Last week, University of Alabama chancellor Malcolm Portera announced that Alabama-Huntsville would be dropping its varsity hockey program down to club status.
Most people outside of Huntsville, Ala. shrugged their shoulders and didn’t seem to care.
When one thinks of college hockey, they typically go to powerhouse programs like Michigan, North Dakota, Boston University, or Minnesota.
However if you ask people in Alabama that same question, their thoughts turn to the Chargers of Alabama-Huntsville, the only college hockey program below the Mason-Dixon Line.
I first heard of the Chargers when I was a freshman in college. I was rapidly becoming a hockey fanatic and was surprised to see UAH listed as a varsity hockey program when I would go online.
At first, I thought the Chargers were just a weak attempt to expand hockey’s base, like Gary Bettman did in the NHL, but that is not the case.
The Chargers have been around since the late 1970s and have been quite successful. UAH won two national titles at the Division II level, finished runner up once, and made the NCAA tournament twice as a Division 1 team in 2007 and in 2010.
They would play in front of sold out crowds and quickly became the biggest team in town.
That’s what makes what occurred a couple of weeks ago so tragic, even though it had been building up for the last five years.
The Chargers used to play in the College Hockey America conference, but that dissolved two years ago. Of the four remaining teams in the conference, three were able to latch on to other conferences (Bemidji State went to the WCHA while Niagara and Robert Morris joined Atlantic Hockey).
UAH however, was rejected by the other conferences. Even the CCHA, who at the time had just lost Nebraska-Omaha to the WCHA and was stuck at 11 teams, turned up their noses at the Chargers.
For the last two seasons, the Chargers have been an independent hockey team. It hasn’t been easy. When I talked to UAH head coach Chris Luongo over the summer, he felt that the Chargers have been hurt in all areas.
“Recruiting has been really hurt by our independent status, and it was hurt when the independent status was looming,” Luongo said. “We had a ridiculously difficult schedule last season and a lot of that is because of the teams we have to face now. Before when we were in the CHA, we were facing teams that were similar to us, and we were able to recruit fairly well because the league was behind us. We don’t have that anymore, and won’t again until we have a conference.”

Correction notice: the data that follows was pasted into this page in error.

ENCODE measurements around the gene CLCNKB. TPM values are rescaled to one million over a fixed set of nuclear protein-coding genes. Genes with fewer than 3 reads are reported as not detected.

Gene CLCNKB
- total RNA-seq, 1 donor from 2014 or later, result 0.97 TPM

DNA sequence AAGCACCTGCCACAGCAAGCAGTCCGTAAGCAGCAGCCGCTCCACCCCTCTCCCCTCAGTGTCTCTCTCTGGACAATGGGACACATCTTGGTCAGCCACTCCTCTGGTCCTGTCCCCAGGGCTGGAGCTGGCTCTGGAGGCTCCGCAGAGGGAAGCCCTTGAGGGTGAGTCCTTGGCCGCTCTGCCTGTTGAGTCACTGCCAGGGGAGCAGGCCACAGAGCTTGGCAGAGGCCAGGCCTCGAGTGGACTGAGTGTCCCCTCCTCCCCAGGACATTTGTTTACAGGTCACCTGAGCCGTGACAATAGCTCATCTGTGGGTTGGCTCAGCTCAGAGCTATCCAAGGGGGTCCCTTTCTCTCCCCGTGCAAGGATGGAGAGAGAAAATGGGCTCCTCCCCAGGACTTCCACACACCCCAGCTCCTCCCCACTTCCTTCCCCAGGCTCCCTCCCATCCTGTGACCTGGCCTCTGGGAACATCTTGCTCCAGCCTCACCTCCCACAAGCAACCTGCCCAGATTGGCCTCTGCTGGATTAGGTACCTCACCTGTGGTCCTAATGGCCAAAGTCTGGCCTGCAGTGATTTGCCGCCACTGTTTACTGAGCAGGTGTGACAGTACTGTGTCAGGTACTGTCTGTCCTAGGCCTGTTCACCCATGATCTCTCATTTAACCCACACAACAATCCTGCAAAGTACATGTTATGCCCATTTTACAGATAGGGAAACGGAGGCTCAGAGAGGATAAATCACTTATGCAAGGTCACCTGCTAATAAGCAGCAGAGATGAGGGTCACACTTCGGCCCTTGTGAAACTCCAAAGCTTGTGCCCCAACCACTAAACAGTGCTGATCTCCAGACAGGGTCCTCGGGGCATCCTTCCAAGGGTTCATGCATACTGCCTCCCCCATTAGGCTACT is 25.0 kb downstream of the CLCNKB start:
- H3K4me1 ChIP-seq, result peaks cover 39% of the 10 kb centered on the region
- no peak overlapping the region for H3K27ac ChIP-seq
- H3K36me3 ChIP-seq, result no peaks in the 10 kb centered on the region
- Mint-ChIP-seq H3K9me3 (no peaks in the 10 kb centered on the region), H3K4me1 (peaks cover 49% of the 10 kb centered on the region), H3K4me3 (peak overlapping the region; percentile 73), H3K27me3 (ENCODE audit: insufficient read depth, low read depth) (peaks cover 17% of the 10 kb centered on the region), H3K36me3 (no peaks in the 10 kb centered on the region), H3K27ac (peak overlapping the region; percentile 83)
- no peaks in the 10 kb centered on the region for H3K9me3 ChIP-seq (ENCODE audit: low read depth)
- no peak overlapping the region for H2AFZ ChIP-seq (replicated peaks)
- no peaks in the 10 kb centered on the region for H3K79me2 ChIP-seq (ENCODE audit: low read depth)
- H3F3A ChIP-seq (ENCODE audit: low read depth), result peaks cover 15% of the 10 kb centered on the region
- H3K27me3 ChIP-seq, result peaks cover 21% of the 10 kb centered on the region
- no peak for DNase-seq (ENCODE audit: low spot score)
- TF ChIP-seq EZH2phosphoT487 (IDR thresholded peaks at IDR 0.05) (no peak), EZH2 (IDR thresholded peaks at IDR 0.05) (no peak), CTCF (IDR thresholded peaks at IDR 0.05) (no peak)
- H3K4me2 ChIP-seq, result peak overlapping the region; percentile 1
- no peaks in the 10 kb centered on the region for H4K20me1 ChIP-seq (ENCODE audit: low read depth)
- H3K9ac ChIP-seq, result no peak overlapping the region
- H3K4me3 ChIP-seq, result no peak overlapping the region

Nobody wants to play for them and nobody wants to play them, at least not in Alabama.
The Chargers play only five home series all year and only one remains. So far, they are winless, and last weekend they were dealt back to back shutouts by Ohio State. UAH has been shut out four times this season and gave up seven goals to both Western Michigan and Air Force.
UAH still has to face national powerhouses New Hampshire, Maine, Denver, Miami, and defending national champion Minnesota-Duluth. All of them are on the road.
That isn’t to say that the Chargers are going away without a fight. Even though they got blown out by Air Force, UAH tied Air Force in that same series and have come close to winning. Both losses to Lake Superior State were by one goal as was a loss to Bowling Green.
UAH’s fans aren’t giving up either. There is a movement by private donors to fund the team’s budget and these same donors hope to meet with Governor Robert Bentley to discuss what else is needed to keep the Chargers at the Division 1 level.
When I last talked to Luongo and UAH, the Chargers seemed be in the process of refurbishing the Von Braun Center as well as getting the word out about their program.
“We are working refurbishing our arena which is located four miles from campus,” Luongo said. “We are looking at locker room improvements which would be a huge bonus for us as well as necessary for our future. We also need to educate coaches of the players we are recruiting about what we are as a program. There’s not a lot of informed people in regard to our team and I think it would be a benefit to us to educate them whether that be putting together a packet or flying some of them in for a visit. That way there is more accurate information out there and a more positive buzz about our team.”
The Chargers’ ultimate goal when I talked with them in June was to build a brand new arena to attract recruits and fans.
“Our long term goal is to eventually build an arena on campus, maybe 3,500 or 4,000 capacity,” former UAH Director of Media Relations Jamie Gilliam said in June. “Our current arena is really outdated and it lacks the amenities people like to have these days. We actually were going to build an arena if the CCHA had allowed us into their conference. I think once we get into a conference, we will get a new arena. It’s just a matter of time.”
At this point though, the building of a sparkling new arena to attract D-1 caliber recruits is nothing more than wishful thinking.
The Chargers head to Providence this weekend to take on the Friars which could give them their first victory, and in two weeks, they face Nebraska-Omaha in Nashville. If they can upset the Mavericks in front of a southern crowd, maybe they can get the higher ups in Alabama to allow them to stay at the varsity level. Right now though, they probably just hope they can end the history of Chargers hockey on a high note.